These and other problems of prior art devices are overcome in the present invention by providing a printed circuit card holder comprising an elongated substantially L-shaped arm of generally rectangular cross-section, being wider at its base than at its L-shaped opposite end. A narrow channel is formed in the L-shaped end for receiving the edge of a printed circuit card, with a guiding chamfer formed on the outer end of the L-shaped end for guiding the printed circuit card edge into the receiving channel.
The holder is attached to the backplane area of a printed circuit card cage or other support means near its associated card edge connector by means of a threaded bolt or other mounting means provided in the base of the holder. A printed circuit card having edge connectors may be inserted into its associated card connector by flexing the card holder away from the printed circuit card and then pressing the outer edge of the printed circuit card into the channel formed in the L-shaped end of the holder. The holder may then be released and will hold the printed circuit card firmly in a perpendicular position with respect to the card edge connector. To release the holder, the outer edge of the L-shaped leg of the holder is pulled outwardly, thus allowing the printed circuit card to slip out of the channel formed in the L-shaped leg.
In an alternative embodiment a two-piece telecoping printed circuit card holder is provided having releasable fastening means to adjust the length of the card holder for various sizes of printed circuit cards.
The novel unitary printed circuit card holder of the present invention requires only a single, simply molded article, readily attached to a printed circuit card cage or other support means, to be used to securably and releasably hold a printed circuit card firmly in position with respect to its associated card edge connector. The printed circuit card holder of the present invention thus allows a plurality of standard, unmodified printed circuit cards to be quickly mounted in any position while still allowing ready insertion and removal of the printed circuit cards. Additionally, unlike prior art devices the card holder of the present invention is free-standing and requires only a small mounting area near its base. As a result, conventional printed circuit card frames or cages used to support printed circuit cards and their mounting apparatus may be dispensed with, if desired. It will also be noted that one of the chief advantages of the present invention, aside from its low cost and simplicity, is that only one such holder is needed for each printed circuit card to be mounted. Further, in the alternative embodiment, varying sizes and lengths of printed circuit cards can be easily accommodated in one card cage without the need for specially adapted mounting brackets or channels.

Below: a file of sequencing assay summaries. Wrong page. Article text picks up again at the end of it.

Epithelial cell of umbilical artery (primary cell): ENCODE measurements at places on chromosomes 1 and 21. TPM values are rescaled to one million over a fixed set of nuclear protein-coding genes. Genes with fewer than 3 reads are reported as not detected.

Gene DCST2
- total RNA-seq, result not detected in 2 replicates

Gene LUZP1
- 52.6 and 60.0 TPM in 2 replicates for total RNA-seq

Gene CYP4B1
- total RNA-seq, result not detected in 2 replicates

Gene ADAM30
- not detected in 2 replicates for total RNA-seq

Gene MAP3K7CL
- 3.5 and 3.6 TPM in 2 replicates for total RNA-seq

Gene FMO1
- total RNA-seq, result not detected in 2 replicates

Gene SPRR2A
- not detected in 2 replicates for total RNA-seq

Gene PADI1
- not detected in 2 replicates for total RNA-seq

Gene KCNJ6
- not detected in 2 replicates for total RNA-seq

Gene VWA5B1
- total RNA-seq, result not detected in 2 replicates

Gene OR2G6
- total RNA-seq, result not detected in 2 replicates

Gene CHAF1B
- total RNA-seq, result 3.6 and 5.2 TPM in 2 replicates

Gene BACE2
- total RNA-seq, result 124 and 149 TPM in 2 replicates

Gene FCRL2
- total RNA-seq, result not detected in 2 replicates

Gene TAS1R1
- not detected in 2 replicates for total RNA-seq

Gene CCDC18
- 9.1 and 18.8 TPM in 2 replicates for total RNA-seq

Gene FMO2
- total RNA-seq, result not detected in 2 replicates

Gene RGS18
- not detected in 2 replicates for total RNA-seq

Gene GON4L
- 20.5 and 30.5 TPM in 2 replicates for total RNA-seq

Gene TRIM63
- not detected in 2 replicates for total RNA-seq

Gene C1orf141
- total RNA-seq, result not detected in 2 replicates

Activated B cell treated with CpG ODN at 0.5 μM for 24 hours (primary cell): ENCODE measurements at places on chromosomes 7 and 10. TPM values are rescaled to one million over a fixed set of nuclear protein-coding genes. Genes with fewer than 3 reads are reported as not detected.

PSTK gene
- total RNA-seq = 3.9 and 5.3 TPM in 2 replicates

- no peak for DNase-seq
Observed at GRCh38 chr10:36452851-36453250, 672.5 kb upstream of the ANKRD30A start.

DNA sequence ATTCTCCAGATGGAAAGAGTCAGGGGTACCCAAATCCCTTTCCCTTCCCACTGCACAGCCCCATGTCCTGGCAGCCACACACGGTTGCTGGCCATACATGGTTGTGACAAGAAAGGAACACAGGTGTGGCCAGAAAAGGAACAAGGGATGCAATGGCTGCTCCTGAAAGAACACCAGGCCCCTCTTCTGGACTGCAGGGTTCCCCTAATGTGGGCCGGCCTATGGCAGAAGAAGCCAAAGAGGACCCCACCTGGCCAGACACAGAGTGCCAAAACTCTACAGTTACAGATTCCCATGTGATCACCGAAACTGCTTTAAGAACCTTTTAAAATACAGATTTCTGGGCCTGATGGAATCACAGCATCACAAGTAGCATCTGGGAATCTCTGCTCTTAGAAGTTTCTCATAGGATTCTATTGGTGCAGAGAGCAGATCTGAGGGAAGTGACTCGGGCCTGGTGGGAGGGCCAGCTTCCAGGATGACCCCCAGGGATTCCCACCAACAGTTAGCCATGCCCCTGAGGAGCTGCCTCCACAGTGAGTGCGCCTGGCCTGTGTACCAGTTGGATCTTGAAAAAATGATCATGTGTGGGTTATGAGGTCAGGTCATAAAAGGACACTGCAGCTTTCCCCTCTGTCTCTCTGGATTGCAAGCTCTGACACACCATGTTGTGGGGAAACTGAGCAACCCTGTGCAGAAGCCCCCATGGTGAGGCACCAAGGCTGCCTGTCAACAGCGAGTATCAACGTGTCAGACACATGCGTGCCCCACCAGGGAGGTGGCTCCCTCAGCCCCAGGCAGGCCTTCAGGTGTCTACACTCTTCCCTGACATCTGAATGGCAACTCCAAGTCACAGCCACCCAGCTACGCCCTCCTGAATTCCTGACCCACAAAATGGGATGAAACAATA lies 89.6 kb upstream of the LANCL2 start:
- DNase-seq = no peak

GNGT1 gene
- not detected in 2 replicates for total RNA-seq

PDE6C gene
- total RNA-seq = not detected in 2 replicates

FIG. 1 is a side view of the printed circuit card holder of the present invention;
FIG. 2 is a rear view of the printed circuit card holder shown in FIG. 1;
FIG. 3 is a perspective view showing the arrangement of the printed circuit card holder, printed circuit card, card edge connector, and card cage as used in the present invention;